This weekend, amid the Jewish high holidays, the Palestine Writes Literature Festival is being hosted at the prestigious University of Pennsylvania. While this gathering was ostensibly formed to uplift Palestinian creatives and artists, it has faced backlash for its suspect speaker lineup of known antisemites.
Most notably, British musician and Pink Floyd co-founder Roger Waters is set to speak despite his recurring antisemitic rhetoric and actions. For instance, Waters has a history of comparing Israel to Nazi Germany and using antisemitic imagery during his concerts. It has become so abhorrent that after a May show in which Waters dressed in a Nazi-style uniform, the State Department released a statement alleging that his performance had “minimized the Holocaust,” also noting Waters’ “long track record of using antisemitic tropes.”
Another participant is Marc Lamont Hill, who gained notoriety for being fired from CNN after he gave a speech calling for a “free Palestine from the river to the sea” — an antisemitic chant used to call for the destruction of Israel. Neither Waters nor Hill is Palestinian, which raises the question of why either would appear at an event ostensibly dedicated to Palestinian writers.
The event also features researcher Salman Abusitta, who previously echoed the antisemitic falsehood that “Jews were hated in Europe because they played a role in the destruction of the economy in some of the countries.” The festival’s primary organizer herself, Susan Abulhawa, also has a track record of antisemitism. For example, she tweeted that Israel is “worse than Nazis,” and that she “takes comfort in knowing” that the Jewish state will eventually be “wiped off the map.”
Questions have furthermore been raised about the funders for the conference. For instance, one of the sponsors is Islamic Relief USA, which operates under Islamic Relief Worldwide, an organization that the State Department has formally condemned for its “well-documented record of antisemitic attitudes and remarks made by the senior leadership.” This has included praise for Hamas, a U.S. designated terrorist organization. The organization has also been suspected of funding Hamas terrorist activities.
Unsurprisingly, the festival has received backlash from the Jewish community, UPenn students, and alumni. Notably, Rep. Josh Gottheimer (D-N.J.) penned a letter urging his alma mater to disinvite the antisemites.
In response, UPenn President Elizabeth Magill released a statement condemning antisemitism while simultaneously acknowledging that several of the festival speakers “have a documented and troubling history of engaging in antisemitism.” Even further, Magill privately emailed a trustee that some of the speakers are “misaligned with the festival’s stated purpose.” Yet, despite these known concerns, the private university has done nothing to have the antisemitic speakers disinvited from campus.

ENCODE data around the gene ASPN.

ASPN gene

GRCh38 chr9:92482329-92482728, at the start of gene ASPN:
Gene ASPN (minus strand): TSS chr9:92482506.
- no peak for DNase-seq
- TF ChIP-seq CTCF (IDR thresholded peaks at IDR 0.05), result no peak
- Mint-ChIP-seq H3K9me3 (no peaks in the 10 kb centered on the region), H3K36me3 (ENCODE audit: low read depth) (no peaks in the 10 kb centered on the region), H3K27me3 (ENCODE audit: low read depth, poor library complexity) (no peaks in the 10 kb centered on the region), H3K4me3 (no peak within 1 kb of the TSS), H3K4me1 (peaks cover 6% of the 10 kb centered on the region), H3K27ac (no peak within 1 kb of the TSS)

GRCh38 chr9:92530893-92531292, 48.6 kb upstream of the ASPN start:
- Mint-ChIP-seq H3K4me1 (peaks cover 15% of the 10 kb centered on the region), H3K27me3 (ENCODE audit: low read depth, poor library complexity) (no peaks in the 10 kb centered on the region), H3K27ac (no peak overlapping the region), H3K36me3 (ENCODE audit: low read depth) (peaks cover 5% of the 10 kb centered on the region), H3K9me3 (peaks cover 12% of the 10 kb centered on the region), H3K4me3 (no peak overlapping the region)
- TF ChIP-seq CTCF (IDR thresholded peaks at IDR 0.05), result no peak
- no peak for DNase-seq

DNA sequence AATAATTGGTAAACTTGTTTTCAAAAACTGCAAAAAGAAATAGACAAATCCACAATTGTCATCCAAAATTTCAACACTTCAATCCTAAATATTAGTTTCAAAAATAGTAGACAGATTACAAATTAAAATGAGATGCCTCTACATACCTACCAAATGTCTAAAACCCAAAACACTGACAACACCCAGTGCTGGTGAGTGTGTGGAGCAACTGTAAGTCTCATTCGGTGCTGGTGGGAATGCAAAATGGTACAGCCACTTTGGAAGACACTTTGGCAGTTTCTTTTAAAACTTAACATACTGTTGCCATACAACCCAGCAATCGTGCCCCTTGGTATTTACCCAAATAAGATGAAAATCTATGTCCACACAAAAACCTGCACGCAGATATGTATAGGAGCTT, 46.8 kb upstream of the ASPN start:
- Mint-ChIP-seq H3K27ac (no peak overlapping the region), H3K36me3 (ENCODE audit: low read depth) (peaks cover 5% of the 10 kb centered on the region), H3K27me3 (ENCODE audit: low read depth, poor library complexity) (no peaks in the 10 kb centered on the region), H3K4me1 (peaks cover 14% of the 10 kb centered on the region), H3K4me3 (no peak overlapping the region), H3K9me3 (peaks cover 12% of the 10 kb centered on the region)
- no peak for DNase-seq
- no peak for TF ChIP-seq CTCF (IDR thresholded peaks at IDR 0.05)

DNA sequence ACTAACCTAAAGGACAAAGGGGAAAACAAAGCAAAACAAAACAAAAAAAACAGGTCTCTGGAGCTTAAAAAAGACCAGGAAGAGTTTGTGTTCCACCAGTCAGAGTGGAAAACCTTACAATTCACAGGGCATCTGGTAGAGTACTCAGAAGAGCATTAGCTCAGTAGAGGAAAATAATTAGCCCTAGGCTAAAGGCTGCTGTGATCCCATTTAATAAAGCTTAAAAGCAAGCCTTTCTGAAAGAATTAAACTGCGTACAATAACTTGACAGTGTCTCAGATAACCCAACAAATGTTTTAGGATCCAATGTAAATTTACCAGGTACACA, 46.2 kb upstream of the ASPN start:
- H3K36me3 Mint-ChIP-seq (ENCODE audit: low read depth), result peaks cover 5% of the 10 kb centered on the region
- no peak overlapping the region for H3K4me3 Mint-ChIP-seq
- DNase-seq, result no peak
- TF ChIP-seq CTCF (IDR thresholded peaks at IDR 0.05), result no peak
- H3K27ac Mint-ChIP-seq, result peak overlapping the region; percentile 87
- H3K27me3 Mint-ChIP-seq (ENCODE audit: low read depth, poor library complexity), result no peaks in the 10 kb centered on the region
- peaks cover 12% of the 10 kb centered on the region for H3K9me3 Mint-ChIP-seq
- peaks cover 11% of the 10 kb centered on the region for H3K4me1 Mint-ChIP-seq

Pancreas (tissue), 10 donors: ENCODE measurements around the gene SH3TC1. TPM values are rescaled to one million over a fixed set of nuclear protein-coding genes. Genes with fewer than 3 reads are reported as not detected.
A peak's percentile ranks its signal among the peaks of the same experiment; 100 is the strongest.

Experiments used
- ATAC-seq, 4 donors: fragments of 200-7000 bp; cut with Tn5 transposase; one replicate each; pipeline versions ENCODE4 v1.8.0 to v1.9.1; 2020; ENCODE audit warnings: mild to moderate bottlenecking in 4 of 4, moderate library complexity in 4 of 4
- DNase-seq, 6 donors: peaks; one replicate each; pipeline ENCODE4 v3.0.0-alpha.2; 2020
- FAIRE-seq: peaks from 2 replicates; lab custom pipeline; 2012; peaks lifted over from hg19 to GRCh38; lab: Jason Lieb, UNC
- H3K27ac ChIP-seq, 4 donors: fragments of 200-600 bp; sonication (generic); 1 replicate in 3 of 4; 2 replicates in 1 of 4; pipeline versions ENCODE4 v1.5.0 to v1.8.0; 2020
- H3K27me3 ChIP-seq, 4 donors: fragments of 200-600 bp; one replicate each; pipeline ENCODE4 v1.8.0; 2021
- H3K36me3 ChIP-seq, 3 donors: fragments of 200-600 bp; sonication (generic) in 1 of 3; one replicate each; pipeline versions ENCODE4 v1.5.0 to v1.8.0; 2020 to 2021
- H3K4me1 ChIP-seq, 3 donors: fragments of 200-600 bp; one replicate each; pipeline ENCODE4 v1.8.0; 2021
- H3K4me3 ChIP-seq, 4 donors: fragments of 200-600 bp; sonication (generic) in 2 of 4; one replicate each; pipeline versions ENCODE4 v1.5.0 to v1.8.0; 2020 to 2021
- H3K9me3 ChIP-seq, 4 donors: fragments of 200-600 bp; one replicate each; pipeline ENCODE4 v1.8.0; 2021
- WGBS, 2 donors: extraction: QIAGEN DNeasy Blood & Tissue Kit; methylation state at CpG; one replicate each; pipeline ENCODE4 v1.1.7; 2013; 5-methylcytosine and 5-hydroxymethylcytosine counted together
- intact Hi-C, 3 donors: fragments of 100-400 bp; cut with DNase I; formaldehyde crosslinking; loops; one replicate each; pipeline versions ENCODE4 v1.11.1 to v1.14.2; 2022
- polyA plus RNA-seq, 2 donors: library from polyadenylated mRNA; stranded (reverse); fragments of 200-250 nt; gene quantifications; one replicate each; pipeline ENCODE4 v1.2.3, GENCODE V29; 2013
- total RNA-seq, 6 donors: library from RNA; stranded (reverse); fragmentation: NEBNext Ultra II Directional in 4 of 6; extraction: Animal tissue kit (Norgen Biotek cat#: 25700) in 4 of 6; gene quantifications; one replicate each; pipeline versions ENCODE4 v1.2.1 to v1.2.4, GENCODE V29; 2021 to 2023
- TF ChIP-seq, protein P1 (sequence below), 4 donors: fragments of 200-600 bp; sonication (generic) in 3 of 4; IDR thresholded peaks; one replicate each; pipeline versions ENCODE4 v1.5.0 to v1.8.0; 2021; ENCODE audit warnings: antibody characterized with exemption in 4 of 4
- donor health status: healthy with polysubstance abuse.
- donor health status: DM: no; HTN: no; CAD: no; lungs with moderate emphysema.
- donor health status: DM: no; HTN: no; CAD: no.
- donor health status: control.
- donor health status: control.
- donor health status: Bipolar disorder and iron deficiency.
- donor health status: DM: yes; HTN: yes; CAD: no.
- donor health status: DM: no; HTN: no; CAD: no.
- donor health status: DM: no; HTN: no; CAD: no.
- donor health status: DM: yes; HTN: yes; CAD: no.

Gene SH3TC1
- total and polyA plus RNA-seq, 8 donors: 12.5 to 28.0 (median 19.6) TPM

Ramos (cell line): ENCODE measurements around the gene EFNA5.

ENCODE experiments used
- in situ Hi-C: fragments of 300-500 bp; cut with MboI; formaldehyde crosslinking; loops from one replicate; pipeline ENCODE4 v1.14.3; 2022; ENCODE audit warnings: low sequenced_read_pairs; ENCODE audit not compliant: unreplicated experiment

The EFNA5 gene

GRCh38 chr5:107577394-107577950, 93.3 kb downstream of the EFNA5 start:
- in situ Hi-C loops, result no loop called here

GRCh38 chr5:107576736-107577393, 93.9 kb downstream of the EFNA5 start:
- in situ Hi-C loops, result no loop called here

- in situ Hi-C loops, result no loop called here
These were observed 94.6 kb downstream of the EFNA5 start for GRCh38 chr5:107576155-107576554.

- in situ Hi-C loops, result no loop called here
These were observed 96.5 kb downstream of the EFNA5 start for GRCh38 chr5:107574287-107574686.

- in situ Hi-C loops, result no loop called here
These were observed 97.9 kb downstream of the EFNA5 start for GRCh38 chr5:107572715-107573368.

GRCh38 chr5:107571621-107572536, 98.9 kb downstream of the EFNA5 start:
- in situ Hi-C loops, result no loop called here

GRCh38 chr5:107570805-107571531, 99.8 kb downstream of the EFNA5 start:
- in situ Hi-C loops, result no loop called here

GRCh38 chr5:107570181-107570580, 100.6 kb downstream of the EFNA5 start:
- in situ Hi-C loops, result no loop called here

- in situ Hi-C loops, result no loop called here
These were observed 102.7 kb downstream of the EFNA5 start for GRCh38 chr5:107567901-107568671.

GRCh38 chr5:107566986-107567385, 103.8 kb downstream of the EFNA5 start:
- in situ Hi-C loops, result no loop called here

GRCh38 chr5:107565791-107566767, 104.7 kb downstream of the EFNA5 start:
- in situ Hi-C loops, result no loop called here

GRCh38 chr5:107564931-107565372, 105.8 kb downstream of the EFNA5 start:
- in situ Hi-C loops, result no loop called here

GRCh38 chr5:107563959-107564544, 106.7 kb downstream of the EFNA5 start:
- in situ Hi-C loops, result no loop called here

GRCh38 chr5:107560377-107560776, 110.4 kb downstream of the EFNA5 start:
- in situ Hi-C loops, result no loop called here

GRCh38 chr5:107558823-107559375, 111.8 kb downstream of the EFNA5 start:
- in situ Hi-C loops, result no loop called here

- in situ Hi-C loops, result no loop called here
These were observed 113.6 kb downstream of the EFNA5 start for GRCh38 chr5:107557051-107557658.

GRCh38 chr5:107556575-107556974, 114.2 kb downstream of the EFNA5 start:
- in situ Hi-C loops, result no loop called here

An event truly designed to celebrate the cultural impact of Palestinian writers and artists would be valuable, just as it is important for a university to be a vehicle for the free exchange of even controversial ideas. But there is a distinction between that and a festival intended to spew antisemitism and hatred under the false guise of a cultural exchange.
To allow antisemitism to fester thus on a campus is to create a space not conducive for learning, particularly for Jewish students. Education requires students to feel the discomfort of being challenged intellectually, but students should not be paying thousands of dollars a semester to have their protected identity persecuted.
Moreover, beyond a moral obligation, universities also have a legal responsibility to protect Jewish students under a still-standing executive order by President Trump that expanded Title VI to include the most egregious forms of anti-Israel-based antisemitism.
Regardless of the law, though, it should trouble taxpayers to know that UPenn is allowing this antisemitic hate-fest to go on while simultaneously receiving nearly $800 million a year in public funds. Private institutions that engage in programming so antithetical to American values should rightly live in fear of losing public funds.
The truth is, this conference is not just incompatible with U.S. principles but also UPenn’s own nondiscrimination policy. Like many American universities today, UPenn pride itself on its diversity, equity, and inclusion initiatives its strict stance against intolerance. Perhaps it should start living up to these ideals instead of treating its Jewish students as second-class citizens, less worthy than others of protection.
Alex Blecker is a freelance writer in Atlanta.
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